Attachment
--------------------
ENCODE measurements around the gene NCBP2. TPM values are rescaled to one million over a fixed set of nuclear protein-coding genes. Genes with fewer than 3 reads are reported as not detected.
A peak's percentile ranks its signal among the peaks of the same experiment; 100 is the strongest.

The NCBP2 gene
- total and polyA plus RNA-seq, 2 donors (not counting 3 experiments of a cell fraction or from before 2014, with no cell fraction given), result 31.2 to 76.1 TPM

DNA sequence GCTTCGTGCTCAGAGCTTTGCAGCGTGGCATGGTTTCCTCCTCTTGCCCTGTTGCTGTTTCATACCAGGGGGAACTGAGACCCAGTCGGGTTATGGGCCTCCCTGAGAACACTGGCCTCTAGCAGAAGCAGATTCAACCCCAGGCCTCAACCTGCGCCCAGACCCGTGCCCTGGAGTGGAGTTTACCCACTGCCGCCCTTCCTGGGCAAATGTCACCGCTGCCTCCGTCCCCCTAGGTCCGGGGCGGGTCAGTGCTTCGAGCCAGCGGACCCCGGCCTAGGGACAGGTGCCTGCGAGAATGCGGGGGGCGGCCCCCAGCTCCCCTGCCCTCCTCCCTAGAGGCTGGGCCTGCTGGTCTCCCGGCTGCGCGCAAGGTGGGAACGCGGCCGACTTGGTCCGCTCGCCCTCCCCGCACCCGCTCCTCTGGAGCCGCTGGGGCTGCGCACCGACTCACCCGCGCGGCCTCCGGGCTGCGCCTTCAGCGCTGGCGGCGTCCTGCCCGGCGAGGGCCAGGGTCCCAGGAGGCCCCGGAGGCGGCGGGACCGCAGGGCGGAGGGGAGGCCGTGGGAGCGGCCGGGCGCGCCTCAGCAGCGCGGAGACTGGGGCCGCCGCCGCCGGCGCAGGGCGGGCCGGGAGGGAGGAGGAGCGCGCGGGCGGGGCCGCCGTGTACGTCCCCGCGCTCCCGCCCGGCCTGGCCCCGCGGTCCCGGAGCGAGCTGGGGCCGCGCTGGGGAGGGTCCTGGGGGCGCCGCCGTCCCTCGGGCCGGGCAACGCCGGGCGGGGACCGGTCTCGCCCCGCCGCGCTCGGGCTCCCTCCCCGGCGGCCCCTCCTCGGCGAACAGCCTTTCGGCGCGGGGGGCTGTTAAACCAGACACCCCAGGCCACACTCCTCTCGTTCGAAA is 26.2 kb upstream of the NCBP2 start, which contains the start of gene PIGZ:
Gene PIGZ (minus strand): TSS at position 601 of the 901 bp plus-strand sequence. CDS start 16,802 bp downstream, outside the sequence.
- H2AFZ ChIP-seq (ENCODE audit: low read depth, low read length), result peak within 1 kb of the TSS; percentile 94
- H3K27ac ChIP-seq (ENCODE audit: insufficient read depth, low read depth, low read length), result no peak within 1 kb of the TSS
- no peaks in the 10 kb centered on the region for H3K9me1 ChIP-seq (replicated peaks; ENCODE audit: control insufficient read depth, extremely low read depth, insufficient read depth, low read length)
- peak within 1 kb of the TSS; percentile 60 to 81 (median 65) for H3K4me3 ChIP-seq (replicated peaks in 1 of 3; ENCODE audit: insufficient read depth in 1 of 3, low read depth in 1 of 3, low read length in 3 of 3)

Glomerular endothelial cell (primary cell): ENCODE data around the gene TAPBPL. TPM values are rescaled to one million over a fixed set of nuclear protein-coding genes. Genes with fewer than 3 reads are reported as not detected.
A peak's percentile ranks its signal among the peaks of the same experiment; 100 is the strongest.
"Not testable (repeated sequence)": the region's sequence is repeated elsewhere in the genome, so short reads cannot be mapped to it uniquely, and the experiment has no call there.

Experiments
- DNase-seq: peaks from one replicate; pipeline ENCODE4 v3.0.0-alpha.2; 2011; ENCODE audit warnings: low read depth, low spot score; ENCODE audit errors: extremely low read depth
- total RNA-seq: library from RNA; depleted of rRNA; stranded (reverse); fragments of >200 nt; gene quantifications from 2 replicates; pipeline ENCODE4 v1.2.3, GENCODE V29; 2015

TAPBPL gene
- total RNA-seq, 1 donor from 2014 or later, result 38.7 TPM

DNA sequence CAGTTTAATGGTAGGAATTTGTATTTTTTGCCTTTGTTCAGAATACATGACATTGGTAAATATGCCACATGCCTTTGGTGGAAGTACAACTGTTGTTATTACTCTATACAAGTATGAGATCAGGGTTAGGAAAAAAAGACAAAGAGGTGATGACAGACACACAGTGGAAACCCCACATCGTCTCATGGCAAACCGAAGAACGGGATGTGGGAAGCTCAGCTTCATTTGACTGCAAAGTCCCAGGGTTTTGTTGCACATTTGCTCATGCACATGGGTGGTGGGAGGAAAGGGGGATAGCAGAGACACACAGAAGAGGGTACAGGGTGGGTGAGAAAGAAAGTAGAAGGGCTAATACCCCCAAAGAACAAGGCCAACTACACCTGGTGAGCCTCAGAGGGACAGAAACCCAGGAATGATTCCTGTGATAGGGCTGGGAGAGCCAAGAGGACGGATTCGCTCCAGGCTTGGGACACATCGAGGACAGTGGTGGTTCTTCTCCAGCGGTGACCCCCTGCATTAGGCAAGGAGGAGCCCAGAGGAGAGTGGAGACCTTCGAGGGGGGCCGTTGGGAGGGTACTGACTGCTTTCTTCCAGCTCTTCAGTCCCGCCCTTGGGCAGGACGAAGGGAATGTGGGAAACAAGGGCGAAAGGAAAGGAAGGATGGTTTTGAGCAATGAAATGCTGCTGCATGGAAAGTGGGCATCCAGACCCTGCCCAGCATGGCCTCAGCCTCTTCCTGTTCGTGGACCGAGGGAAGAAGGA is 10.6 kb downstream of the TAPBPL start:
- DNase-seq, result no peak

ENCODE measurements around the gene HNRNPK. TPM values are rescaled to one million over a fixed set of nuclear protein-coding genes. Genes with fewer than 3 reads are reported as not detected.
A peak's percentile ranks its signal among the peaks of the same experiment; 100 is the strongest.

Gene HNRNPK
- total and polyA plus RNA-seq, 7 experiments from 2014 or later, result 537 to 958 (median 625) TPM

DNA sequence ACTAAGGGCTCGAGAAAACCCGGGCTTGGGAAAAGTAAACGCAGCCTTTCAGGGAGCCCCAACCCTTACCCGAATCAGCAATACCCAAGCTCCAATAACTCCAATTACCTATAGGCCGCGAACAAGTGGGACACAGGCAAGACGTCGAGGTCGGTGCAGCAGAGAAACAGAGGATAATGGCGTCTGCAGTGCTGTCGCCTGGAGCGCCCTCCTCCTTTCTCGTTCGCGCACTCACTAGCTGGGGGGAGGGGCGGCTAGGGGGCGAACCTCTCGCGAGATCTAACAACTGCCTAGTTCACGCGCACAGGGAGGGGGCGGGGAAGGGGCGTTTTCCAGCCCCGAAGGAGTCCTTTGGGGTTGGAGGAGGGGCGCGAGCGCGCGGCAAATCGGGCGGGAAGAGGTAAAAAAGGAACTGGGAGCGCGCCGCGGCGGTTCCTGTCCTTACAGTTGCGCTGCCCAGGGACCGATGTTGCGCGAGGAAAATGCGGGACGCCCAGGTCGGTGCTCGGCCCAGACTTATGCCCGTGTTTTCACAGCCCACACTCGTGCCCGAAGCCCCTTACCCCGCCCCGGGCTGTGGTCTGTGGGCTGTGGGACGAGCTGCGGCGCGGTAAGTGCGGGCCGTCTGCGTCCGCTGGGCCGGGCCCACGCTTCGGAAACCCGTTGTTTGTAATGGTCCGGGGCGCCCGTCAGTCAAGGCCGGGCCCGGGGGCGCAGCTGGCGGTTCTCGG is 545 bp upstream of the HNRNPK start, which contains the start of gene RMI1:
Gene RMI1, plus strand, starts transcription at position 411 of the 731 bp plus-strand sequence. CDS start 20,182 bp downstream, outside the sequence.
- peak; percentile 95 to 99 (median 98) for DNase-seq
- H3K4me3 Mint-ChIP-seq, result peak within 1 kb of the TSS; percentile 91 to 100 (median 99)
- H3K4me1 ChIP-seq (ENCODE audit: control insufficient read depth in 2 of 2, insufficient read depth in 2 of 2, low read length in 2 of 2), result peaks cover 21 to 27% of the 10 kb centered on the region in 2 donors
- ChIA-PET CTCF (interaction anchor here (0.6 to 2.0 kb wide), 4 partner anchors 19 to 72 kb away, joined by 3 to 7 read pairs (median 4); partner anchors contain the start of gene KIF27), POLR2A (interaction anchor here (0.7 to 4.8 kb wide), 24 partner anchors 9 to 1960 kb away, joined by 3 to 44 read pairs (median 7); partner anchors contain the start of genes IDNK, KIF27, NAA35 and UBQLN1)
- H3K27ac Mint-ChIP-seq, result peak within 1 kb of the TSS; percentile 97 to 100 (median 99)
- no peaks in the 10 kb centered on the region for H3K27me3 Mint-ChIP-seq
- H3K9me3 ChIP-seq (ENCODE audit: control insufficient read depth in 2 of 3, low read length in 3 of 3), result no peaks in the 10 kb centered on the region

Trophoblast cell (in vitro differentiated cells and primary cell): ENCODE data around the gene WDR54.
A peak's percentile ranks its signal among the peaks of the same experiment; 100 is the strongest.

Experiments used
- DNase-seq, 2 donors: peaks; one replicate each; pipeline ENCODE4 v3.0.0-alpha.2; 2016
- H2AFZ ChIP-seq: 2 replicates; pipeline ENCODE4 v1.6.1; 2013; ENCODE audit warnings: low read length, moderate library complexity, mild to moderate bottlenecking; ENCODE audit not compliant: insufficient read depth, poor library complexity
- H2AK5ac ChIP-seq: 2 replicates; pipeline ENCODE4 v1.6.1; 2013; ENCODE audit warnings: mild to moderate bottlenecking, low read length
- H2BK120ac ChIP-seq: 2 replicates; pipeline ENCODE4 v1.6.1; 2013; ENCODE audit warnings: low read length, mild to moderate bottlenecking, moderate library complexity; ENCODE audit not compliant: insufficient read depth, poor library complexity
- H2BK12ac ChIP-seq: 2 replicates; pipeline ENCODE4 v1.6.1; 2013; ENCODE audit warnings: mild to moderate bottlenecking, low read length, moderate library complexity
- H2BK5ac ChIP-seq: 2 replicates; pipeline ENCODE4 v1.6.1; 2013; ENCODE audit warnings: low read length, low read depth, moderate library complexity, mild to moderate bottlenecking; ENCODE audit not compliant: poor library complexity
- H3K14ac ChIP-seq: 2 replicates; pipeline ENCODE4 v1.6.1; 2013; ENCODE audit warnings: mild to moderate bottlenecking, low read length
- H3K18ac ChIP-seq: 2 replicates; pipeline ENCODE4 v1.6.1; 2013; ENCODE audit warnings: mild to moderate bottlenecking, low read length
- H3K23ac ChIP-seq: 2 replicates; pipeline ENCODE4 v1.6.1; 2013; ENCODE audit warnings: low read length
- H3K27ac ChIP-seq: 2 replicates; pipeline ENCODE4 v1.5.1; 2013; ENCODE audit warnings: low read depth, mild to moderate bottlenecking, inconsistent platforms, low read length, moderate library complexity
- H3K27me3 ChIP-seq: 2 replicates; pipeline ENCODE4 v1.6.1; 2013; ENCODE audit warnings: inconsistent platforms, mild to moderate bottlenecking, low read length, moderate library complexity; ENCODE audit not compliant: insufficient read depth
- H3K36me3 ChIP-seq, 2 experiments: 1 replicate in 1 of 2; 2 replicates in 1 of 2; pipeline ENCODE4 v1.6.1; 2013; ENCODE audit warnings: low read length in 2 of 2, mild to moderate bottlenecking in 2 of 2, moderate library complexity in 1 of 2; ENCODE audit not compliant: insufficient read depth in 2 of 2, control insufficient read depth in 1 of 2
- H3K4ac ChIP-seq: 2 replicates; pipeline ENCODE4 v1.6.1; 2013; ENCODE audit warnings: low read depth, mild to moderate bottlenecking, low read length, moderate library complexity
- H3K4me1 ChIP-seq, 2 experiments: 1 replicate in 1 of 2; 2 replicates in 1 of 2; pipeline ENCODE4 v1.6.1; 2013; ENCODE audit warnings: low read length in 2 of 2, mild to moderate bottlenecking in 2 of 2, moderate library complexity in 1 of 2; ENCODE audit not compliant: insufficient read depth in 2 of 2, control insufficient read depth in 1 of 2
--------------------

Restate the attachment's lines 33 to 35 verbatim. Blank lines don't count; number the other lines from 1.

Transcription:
- H3K9me3 ChIP-seq (ENCODE audit: control insufficient read depth in 2 of 3, low read length in 3 of 3), result no peaks in the 10 kb centered on the region

Trophoblast cell (in vitro differentiated cells and primary cell): ENCODE data around the gene WDR54.
A peak's percentile ranks its signal among the peaks of the same experiment; 100 is the strongest.